nucleic acid amplification technique

nucleic acid amplification technique

any of various in vitro methods by which a DNA or RNA sequence is amplified, making it more readily detectable for various procedures or tests. The original, and still most commonly used, is the polymerase chain reaction.
References in periodicals archive ?
RCA is a highly sensitive nucleic acid amplification technique, which has been used in the detection of DNA, RNA, single-nucleotide polymorphisms, and other biological species.
This screening procedure is a justifiable compromise among competing factors: the sensitivities of nucleic acid amplification technique assays, the diagnostic window period, and delay in delivery of the PC supply.
The WNV assay was developed using Gen-Probe's family of technologies, including a unique nucleic acid amplification technique called Transcription-Mediated Amplification (TMA).
The superior sensitivity of nucleic acid amplification technique (NAT) [4] enables diagnosis of infectious diseases at an early stage before positive serologic results indicate an infection (1).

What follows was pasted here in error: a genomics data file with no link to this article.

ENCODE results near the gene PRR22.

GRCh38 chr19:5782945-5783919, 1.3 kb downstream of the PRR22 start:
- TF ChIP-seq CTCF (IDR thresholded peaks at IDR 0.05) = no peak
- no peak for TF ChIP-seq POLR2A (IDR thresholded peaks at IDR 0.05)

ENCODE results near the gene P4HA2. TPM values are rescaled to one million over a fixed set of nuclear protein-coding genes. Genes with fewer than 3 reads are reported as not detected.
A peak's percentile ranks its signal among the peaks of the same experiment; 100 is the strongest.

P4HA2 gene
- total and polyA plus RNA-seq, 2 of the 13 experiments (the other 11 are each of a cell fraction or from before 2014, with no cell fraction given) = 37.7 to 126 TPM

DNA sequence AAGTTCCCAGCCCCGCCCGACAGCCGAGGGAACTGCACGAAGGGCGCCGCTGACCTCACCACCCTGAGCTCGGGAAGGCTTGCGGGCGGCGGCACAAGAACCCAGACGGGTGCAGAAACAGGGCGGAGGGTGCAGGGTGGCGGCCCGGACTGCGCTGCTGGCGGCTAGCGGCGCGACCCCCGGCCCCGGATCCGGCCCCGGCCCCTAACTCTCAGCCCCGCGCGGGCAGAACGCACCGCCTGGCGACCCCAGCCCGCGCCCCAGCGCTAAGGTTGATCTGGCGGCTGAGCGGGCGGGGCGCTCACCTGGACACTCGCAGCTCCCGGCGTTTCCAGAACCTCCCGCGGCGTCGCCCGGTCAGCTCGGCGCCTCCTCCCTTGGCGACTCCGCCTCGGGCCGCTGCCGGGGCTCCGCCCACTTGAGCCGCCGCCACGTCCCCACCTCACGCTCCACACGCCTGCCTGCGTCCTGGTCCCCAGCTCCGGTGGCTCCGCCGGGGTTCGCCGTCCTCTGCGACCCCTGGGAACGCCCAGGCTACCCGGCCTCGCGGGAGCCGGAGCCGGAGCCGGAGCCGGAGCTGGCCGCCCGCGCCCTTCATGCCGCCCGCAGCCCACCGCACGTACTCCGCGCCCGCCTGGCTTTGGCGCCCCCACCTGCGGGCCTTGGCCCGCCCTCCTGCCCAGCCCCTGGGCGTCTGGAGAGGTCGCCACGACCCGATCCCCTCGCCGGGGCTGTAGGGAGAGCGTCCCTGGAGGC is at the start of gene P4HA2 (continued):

SDA is another non-PCR nucleic acid amplification technique, developed in 1991 [145, 146].
Nucleic acid amplification techniques (NAATs) for clinical virology have seen rapid development in the past decade.
Working reagents for nucleic acid amplification techniques from DNA Technology of Brazil were used to establish the analytical sensitivity of the multiplex assay.
We identified PARV4 in such pools (5), albeit at a lower frequency and titer than parvovirus B19, when parvovirus B19 was not excluded by screening with nucleic acid amplification techniques.
The patented technology was invented in the mid-1980's and relates to pathogen detection methods that achieve high clinical sensitivity by coupling Vysis' reversible target capture technology with enzymatic nucleic acid amplification techniques, such as the polymerase chain reaction, Q-beta replicase, and transcription mediated amplification.
Additional testing such as nucleic acid amplification techniques for specified viruses and reverse transcriptase assays for retroviruses should complement nonspecific tests.
The rationale behind immuno-PCR is to develop ultrahigh-sensitivity labels by exploiting the extremely high productivity of nucleic acid amplification techniques, coupled with highly sensitive approaches to detect the amplified material.